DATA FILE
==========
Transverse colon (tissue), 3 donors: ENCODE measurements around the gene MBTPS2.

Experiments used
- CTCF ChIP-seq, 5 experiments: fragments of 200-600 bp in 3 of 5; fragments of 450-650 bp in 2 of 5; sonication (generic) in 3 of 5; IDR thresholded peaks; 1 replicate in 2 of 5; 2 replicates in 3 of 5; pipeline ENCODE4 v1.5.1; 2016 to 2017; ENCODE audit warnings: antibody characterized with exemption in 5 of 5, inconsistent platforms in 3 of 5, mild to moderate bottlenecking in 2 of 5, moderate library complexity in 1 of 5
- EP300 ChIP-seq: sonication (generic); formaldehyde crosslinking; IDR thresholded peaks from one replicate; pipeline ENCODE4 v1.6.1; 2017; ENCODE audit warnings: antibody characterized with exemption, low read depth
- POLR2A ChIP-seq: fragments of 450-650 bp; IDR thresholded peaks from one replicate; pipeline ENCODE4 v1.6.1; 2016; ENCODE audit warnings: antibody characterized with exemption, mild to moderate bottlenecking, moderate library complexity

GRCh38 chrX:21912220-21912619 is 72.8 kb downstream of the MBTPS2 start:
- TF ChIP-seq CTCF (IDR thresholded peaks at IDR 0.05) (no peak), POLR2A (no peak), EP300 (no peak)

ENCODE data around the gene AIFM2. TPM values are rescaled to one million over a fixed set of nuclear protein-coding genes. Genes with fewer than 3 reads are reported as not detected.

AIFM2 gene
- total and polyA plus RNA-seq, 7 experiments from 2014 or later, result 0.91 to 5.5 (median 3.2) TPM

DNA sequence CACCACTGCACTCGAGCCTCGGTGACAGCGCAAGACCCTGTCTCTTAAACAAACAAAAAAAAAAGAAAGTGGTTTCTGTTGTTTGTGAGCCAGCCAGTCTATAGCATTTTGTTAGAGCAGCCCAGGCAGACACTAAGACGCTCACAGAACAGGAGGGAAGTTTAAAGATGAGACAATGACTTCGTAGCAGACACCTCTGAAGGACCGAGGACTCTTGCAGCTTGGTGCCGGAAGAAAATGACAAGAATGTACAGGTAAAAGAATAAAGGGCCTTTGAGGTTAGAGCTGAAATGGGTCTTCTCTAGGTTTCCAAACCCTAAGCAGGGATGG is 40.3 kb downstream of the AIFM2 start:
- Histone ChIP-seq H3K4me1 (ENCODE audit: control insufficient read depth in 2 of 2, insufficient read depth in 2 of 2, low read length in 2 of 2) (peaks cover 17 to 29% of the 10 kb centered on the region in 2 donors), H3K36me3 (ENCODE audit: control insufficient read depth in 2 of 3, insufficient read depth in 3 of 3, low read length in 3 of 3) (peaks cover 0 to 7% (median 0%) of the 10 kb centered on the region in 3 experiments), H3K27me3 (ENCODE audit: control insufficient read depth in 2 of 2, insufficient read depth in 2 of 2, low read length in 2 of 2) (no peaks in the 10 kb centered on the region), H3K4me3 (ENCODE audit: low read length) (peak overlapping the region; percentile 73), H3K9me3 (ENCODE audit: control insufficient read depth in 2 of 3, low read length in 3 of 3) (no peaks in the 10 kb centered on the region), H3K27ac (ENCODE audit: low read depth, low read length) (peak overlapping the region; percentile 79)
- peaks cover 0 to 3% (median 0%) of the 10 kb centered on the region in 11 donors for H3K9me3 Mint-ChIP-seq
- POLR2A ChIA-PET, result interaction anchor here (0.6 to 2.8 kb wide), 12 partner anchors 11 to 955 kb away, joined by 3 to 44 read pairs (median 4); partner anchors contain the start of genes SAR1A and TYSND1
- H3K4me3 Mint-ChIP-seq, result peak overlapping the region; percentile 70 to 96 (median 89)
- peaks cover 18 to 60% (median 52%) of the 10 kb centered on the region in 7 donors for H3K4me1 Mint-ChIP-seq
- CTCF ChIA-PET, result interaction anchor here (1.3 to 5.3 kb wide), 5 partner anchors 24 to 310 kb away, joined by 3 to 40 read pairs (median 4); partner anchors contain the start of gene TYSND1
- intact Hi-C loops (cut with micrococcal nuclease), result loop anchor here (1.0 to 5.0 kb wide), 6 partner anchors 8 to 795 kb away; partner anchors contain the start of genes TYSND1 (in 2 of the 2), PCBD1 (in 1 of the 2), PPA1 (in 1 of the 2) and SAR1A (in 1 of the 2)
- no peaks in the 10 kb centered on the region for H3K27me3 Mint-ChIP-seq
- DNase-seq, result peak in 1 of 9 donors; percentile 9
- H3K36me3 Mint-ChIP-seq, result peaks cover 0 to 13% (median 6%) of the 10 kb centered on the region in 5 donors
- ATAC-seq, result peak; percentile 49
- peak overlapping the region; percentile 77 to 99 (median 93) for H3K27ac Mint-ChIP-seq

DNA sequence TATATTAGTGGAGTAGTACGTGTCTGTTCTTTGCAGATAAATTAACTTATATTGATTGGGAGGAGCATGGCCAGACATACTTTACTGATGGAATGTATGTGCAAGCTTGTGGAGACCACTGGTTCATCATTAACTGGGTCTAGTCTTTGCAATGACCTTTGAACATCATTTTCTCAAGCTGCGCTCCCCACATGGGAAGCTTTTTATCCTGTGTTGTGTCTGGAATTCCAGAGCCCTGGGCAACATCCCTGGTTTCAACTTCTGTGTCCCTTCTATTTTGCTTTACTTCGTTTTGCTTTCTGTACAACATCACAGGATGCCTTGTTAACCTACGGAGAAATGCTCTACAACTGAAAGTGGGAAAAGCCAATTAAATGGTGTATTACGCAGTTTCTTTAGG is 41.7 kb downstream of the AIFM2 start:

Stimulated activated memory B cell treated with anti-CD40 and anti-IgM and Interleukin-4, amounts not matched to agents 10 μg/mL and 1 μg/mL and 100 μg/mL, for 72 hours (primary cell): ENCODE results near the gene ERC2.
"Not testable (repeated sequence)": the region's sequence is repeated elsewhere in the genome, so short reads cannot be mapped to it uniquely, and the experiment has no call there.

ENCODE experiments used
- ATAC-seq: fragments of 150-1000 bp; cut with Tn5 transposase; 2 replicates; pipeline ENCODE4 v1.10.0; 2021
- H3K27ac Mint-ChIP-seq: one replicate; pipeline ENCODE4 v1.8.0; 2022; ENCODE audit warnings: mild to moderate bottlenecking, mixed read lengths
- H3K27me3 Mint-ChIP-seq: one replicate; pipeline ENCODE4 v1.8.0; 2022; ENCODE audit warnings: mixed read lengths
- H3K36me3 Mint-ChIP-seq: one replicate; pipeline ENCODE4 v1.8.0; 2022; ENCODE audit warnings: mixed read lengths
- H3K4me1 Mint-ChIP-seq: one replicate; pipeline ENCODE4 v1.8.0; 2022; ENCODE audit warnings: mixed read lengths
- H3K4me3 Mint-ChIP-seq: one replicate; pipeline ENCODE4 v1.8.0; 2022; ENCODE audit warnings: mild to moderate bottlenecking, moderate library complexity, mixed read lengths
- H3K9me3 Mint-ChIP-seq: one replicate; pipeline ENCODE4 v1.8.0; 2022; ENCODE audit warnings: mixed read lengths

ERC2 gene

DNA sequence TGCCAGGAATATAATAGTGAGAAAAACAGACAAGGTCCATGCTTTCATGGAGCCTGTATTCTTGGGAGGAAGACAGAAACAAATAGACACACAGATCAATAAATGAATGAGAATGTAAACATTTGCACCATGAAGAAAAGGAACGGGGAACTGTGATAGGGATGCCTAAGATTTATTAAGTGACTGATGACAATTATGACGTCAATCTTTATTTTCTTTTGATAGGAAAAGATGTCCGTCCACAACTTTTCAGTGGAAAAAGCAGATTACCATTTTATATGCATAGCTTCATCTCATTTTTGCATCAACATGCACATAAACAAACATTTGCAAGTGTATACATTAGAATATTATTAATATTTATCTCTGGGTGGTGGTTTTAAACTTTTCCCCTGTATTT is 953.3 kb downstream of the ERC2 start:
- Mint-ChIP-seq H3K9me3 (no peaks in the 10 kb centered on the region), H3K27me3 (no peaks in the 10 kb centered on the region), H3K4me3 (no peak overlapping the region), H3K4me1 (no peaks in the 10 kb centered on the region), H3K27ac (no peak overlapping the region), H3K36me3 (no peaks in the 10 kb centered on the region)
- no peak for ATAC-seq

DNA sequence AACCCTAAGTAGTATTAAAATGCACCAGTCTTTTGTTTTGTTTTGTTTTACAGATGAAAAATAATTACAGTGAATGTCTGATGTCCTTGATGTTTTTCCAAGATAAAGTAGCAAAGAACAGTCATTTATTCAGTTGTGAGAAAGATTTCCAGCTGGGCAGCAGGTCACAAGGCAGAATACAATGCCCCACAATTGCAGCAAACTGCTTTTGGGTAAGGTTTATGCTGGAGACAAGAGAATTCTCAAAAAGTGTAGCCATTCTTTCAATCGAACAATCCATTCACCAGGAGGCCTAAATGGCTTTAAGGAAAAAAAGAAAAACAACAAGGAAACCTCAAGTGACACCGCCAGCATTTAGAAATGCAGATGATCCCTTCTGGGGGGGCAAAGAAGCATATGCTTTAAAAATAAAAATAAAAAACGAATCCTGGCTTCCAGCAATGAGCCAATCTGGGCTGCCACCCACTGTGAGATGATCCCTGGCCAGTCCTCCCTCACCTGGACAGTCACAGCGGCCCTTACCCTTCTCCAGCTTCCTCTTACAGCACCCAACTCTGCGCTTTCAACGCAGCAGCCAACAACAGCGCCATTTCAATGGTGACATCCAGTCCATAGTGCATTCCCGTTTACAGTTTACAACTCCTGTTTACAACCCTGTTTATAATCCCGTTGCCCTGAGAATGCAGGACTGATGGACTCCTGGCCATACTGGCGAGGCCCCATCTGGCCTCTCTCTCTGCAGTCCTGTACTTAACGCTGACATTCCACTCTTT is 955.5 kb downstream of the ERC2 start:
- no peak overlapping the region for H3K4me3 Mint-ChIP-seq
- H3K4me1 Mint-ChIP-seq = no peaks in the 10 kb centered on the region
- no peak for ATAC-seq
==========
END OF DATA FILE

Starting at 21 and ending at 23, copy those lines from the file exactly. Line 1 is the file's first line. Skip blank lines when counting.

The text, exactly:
- H3K36me3 Mint-ChIP-seq, result peaks cover 0 to 13% (median 6%) of the 10 kb centered on the region in 5 donors
- ATAC-seq, result peak; percentile 49
- peak overlapping the region; percentile 77 to 99 (median 93) for H3K27ac Mint-ChIP-seq